Skip to main content

Back to blog

Published on November 19, 2019

AI in the UK

The Westminster eForum Policy Conference on Artificial Intelligence (AI) brought together government, industry and researchers to provide an update on the UK AI sector.  Topics discussed included the skills and research needed to advance the field, the UK’s international position on AI, and updates on the Sector Deal. Here is a summary of my three key takeaways from the event.

AI will become a key element for business

The government’s AI sector deal aims to create “an economy that boosts productivity and earning power throughout the UK[1]”. To deliver this the government has committed up to £0.95 billion to the AI Sector. Up until now AI has been accused of “selling the future” rather than providing tangible benefits to companies straight away. This is changing, and UK data shows that organisations that use AI outperform those that don’t by 11.5%[2] (up from 5% in 2018). This highlights the need to train the existing UK workforce to effectively use AI to boost business performance. This training should be embedded in higher education courses but also made available to existing professionals.

AI Venture Capitalists are still looking for the basics

Venture Capitalists (VCs) have seen the potential of AI and in 2018, invested $1.3bn in UK AI start-ups[3]. James Wise, a partner at the VC investor Balderton Capital, let us know the two key things he looks for in an AI startup:

  1. The team – this is considered by VCs as one of the riskiest yet vital elements to the success of an AI company. VCs de-risk their investments by favouring companies which already have a strong team when they pitch for funding.
  2. Agility – this is perceived by VCs as the ability of a company to iterate both its data and models. This is an essential asset in the AI sector, and it is essential for startups to compete with large incumbent companies.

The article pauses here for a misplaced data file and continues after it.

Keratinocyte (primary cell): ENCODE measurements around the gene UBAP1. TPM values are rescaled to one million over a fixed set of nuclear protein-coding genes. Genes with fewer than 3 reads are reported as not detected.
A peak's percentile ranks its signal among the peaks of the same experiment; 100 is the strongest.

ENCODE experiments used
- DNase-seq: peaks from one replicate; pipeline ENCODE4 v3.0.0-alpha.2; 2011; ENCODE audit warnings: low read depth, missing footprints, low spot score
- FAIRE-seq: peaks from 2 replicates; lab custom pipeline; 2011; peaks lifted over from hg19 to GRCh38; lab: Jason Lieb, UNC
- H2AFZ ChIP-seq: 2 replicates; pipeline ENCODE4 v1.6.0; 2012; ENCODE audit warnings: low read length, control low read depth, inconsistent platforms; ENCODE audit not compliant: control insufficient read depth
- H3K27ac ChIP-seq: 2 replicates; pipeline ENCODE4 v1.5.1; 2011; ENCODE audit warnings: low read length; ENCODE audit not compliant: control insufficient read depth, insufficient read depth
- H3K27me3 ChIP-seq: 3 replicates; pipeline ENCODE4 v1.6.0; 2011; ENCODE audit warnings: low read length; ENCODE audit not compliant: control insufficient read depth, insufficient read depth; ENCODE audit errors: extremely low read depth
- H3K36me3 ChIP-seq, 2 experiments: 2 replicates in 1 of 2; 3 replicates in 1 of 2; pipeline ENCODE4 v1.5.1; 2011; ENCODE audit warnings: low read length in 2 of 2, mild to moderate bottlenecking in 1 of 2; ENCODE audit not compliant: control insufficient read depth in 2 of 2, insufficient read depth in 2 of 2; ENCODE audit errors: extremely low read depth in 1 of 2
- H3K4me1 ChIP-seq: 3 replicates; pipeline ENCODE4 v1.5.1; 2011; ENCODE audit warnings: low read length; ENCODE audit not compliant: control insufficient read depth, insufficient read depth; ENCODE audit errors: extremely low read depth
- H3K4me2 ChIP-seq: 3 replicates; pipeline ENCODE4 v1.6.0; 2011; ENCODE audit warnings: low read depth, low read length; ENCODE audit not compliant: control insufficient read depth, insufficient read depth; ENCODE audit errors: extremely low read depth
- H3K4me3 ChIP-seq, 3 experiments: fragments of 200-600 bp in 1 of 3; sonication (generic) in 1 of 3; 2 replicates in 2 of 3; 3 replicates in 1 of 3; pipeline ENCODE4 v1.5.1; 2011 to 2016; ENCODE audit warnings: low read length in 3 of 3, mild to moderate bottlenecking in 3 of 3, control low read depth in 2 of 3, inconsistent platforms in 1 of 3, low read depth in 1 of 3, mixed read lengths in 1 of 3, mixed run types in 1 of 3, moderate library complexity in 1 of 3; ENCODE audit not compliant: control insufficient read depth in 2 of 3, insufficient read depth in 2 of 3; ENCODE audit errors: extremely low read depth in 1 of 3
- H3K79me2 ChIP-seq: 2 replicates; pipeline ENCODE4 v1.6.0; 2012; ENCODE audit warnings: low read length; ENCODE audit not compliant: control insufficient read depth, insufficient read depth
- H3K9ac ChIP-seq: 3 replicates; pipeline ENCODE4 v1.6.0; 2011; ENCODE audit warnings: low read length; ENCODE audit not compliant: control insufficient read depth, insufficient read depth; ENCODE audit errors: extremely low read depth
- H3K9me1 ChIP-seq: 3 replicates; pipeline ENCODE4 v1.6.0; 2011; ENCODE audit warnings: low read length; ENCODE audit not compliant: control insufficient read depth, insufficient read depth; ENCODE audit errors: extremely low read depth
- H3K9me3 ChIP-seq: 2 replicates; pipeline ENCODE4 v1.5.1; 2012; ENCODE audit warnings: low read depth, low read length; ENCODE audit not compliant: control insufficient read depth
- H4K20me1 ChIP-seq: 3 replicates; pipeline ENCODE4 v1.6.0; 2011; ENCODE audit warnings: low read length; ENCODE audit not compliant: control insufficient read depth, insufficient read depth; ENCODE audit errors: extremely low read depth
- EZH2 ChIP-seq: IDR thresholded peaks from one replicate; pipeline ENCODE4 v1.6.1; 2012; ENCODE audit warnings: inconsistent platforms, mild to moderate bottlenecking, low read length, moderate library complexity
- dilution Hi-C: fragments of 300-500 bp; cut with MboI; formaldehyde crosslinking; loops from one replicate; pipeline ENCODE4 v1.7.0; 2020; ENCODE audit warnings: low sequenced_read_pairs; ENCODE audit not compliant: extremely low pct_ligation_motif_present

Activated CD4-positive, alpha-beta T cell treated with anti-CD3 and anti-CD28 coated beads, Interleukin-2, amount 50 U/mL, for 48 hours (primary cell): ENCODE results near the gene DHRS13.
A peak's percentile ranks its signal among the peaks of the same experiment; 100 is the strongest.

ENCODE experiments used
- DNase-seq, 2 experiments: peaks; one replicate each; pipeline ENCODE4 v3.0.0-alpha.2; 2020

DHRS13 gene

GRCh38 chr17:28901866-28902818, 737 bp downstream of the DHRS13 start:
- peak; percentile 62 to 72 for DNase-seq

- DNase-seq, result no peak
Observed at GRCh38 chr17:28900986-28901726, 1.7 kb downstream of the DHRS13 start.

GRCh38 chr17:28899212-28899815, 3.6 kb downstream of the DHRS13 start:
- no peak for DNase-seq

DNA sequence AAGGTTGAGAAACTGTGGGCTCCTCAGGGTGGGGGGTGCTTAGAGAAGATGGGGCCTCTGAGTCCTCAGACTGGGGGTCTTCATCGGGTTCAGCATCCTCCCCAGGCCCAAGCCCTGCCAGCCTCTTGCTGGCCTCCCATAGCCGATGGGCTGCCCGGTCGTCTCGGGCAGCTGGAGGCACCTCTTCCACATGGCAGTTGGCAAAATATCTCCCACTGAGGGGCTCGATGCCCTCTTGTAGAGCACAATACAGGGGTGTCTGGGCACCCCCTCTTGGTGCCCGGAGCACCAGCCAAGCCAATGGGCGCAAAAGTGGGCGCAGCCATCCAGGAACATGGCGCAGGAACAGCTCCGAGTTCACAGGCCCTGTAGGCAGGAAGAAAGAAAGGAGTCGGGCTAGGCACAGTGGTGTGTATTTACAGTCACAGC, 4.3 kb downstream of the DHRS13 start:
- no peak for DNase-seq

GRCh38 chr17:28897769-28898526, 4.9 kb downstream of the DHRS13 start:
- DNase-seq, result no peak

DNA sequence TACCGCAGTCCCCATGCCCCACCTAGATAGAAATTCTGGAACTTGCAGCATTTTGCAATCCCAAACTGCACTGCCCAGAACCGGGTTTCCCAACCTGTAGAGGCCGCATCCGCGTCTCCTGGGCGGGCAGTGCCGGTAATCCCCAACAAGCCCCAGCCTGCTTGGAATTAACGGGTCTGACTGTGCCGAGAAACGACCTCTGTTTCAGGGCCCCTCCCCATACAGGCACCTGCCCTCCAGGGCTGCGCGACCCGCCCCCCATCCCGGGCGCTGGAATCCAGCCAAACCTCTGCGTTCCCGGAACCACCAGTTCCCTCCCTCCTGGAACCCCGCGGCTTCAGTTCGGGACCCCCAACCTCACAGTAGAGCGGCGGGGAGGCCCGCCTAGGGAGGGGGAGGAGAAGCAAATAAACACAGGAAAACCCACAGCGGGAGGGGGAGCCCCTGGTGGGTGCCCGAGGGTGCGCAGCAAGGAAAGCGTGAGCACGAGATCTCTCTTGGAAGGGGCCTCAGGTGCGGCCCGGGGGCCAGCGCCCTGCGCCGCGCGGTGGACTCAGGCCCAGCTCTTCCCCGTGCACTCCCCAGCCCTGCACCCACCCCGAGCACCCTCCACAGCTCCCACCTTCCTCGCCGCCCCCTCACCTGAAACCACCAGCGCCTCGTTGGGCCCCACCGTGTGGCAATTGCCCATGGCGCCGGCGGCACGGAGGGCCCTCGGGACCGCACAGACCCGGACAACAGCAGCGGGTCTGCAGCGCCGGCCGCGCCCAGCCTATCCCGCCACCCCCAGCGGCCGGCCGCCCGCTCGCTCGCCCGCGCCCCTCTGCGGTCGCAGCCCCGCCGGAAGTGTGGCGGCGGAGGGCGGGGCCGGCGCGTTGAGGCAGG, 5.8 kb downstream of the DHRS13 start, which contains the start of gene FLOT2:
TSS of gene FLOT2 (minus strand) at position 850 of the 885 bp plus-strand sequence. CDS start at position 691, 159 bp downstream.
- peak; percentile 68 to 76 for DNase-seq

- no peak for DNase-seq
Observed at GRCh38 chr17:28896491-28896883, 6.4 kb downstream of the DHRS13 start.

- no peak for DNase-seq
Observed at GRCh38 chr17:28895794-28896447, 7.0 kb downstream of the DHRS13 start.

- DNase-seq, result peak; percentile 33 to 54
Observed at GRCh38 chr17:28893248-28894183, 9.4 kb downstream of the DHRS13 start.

We must create structure to promote AI

The UK AI sector is growing, but adoption is not uniform and promoting the adoption of AI, both by companies and customers, is a big challenge. At the Westminster eForum, three main strategies were proposed to improve AI adoption.

  1. De-risk investment in AI by providing legal certainty. AI provides ground-breaking new technologies, but this is testing the limits of current legal systems. This creates uncertainty and risk that is slowing investment. Adoption could be increased by updating existing laws and developing new laws to govern use of AI.
  2. Educate customers. As well as educating entrepreneurs on the advantages of AI, we must ensure they are “smart” customers, able to evaluate the multiple AI technologies being offered. This might prevent AI from being oversold on hype, fostering greater trust between AI and the public.
  3. De-risk investment by testing customer demand early. Early customer testing is needed in the development phase of AI applications. Too many ideas are waiting until late development stages to validate market demand. This can waste resources, slow adoption and is deterring investment.

Where next?

As the AI sector evolves, innovators must develop strategies to incorporate AI into the foundations of its knowledge exchange and commercialisation offerings. For Oxentia, this means continuing to work in collaboration with industry and researchers to ensure that our innovation ecosystems are equipped to face the challenges and maximise the opportunities of AI.

[1] AI Sector Deal

[2], “AI Report”, source

[3], source

This website site uses cookies to improve your browsing experience. By continuing to use this site, you are agreeing to our use of cookies. Review our privacy policy.

Accept and close